The Royals are in a really weird stretch of games at the moment.
They have scored at least five runs in five of their last ten games. They have also been blown out of the water four times in those last ten games, being outscored 54-2 in those games.
Rest in peace, Royals pythag.
It looked like tonight was going to be a very sensible baseball game, with the contest being knotted at 2-2 going into the 7th inning.
The Royals proceeded to explode for 11 runs in the 7th and 8th innings to take the series (and the series run differential, somehow), with a 13-2 win.
Matthew Boyd got the ball for the Tigers, whom the Royals have tattooed over his eight career starts against Kansas City. Despite this, Boyd’s first six innings went pretty well.
He ran into a little speed bump in the 2nd, with Salvador Perez jumping on a letter-high fastball from Boyd in the second and put it over the left-center field fence to give the Royals a 1-0 lead. Mike Moustakas followed with a single and was driven in on an Alcides Escobar two-out triple to put the Royals up 2-0.
Yes, you read that right. Moustakas scored from first. Those Comerica Park alleys are no joke.
On the other side, Jason Hammel put together a nice little bounce back start, as he gave up just two runs over his six innings of work, striking out six Tigers in the process.
However, after giving up a run in the 4th, an Ian Kinsler homer tied the game up at 2-2 in the 5th.
Then all hell broke lose.
After the two-run second, Boyd managed to get into a nice groove, giving up just two more hits from the 3rd through the 6th.
He came out for the 7th and was greeted with back-to-back doubles from Escobar and Alex Gordon, prompting Brad Ausmus to call on Warwick Saupold to alleviate the damage.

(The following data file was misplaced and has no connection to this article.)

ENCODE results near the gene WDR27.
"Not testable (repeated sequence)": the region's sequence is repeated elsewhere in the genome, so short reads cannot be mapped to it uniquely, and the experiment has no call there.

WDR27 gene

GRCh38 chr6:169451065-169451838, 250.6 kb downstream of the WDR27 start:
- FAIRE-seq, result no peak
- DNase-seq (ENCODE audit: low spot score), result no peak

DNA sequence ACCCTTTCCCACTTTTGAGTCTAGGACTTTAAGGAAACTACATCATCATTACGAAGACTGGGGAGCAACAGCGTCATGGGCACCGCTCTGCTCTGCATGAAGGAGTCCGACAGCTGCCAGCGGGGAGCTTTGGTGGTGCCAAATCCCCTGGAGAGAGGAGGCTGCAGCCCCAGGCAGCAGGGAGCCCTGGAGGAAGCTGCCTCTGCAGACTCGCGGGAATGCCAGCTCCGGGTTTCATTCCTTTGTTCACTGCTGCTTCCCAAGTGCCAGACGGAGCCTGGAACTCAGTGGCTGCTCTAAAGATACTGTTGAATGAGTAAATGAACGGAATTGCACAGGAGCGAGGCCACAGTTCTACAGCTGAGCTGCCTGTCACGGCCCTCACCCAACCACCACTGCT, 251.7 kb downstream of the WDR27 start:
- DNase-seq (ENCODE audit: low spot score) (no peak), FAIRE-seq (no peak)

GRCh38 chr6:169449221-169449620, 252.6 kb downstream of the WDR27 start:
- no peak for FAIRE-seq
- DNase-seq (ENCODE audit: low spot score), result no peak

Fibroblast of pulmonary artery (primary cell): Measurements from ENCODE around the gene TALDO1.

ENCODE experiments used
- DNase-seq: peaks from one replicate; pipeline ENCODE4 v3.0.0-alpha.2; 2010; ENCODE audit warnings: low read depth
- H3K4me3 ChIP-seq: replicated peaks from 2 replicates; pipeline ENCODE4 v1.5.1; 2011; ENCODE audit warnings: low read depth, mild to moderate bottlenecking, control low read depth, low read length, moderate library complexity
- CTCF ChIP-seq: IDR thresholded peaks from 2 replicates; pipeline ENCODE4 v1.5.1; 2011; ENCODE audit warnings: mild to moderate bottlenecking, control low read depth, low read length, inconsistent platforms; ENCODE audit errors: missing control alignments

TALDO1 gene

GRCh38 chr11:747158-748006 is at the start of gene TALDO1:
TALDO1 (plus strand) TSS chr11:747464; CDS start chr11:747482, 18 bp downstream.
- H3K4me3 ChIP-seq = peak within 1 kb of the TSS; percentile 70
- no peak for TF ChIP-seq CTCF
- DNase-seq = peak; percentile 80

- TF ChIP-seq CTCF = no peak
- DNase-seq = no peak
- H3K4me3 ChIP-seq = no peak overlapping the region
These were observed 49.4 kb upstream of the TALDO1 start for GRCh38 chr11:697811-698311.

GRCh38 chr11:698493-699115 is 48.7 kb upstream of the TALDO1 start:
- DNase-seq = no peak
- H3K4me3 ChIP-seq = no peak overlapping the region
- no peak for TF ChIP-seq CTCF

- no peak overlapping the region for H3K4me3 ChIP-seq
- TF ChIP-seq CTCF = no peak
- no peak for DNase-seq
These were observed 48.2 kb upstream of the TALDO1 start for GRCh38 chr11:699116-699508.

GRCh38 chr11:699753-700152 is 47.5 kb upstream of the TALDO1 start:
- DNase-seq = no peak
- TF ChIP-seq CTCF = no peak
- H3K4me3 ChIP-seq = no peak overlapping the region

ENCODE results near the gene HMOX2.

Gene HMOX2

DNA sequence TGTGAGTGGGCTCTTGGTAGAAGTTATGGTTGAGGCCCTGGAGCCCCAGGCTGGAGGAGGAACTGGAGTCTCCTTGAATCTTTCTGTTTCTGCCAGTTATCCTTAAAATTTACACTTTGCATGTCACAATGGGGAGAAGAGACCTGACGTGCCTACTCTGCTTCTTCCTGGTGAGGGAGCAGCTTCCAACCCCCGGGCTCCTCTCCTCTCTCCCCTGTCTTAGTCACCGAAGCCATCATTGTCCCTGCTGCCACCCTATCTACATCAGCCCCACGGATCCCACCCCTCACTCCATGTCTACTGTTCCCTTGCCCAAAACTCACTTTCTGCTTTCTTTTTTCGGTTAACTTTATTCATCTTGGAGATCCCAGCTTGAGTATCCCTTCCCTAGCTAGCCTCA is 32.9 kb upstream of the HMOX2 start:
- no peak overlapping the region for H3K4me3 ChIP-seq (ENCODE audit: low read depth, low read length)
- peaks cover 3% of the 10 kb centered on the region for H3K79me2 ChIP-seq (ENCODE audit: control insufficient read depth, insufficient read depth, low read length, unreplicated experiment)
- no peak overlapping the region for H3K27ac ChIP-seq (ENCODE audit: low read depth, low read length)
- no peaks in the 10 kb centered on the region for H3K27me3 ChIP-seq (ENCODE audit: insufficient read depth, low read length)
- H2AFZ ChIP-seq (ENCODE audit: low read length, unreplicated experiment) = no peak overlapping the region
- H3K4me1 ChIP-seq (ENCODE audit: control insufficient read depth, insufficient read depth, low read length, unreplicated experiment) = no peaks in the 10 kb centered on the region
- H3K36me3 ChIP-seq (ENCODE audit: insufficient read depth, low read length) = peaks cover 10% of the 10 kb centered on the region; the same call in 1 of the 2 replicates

He did no such thing.
The Royals greeted Saupold with back-to-back-to-back hits, two of which were doubles. When the dust had settled, the Royals had five straight hits, four being doubles, and had taken a 5-2 lead.
Ausmus then replaced Saupold with Jairo Labourt, inheriting runners on second and third with, still, nobody out. He managed to get Hosmer to strike out swinging and induce a Moustakas double play, but not before a passed ball brought in Lorenzo Cain to put the Royals up 6-2.
That would have been enough, but the Royals weren’t even close to being done.
Joe Jimenez came out to pitch the top of the 8th for the Tigers and began by giving up singles to Jorge Bonifacio and Escobar. It was Escobar’s third hit of the night, putting him just a homer away from the cycle. He would actually get another at-bat in the 9th, but would settle for another single and a four-hit game.
After a Gordon fly out, Whit Merrifield doubled in two on a shot to the right-center field gap, putting the Royals up 8-2.
It was then that Yost began pulling the starters, pinch hitting Paulo Orlando for Cain. The bench also wasn’t friendly to the Tigers bullpen, as Orlando singled to boost the lead to 9-2.
After a Melky Cabrera single, Hosmer cleared the bases on a bone-crushing double to right-center field. Perez then brought everybody home with his second homer of the night, ending the slaughter at a 13-2 clip.
In total, the Royals tallied 18 hits, 13 of which came after the 6th inning. Kansas City also tallied a season-high 10 extra-base hits, the most the Royals have had in a game since July 29, 2011. In that game, Billy Butler was the Royal with two homers. Alex Gordon also homered and doubled. Alcides Escobar doubled twice and our old friends Jeff Francoeur and Brayan Pena also doubled. Ironically enough, the other Royals home run came from Melky Cabrera.
The win brought the Royals back to .500 at 69-69, also allowing for a nice leap past Seattle and Tampa Bay in the Wild Card standings, where Kansas City remains just 2.5 games back.
And wouldn’t you know it, they will begin a huge four-game set tomorrow against the team they are chasing for that spot in the Minnesota Twins.
The Royals aren’t dead just yet.
Up Next: Royals v. Twins, September 7, 2017, 7:15 PM CDT, Kauffman Stadium. RHP Sam Gaviglio (3-5, 4.62 ERA) v. RHP Kyle Gibson (9-10, 5.33 ERA)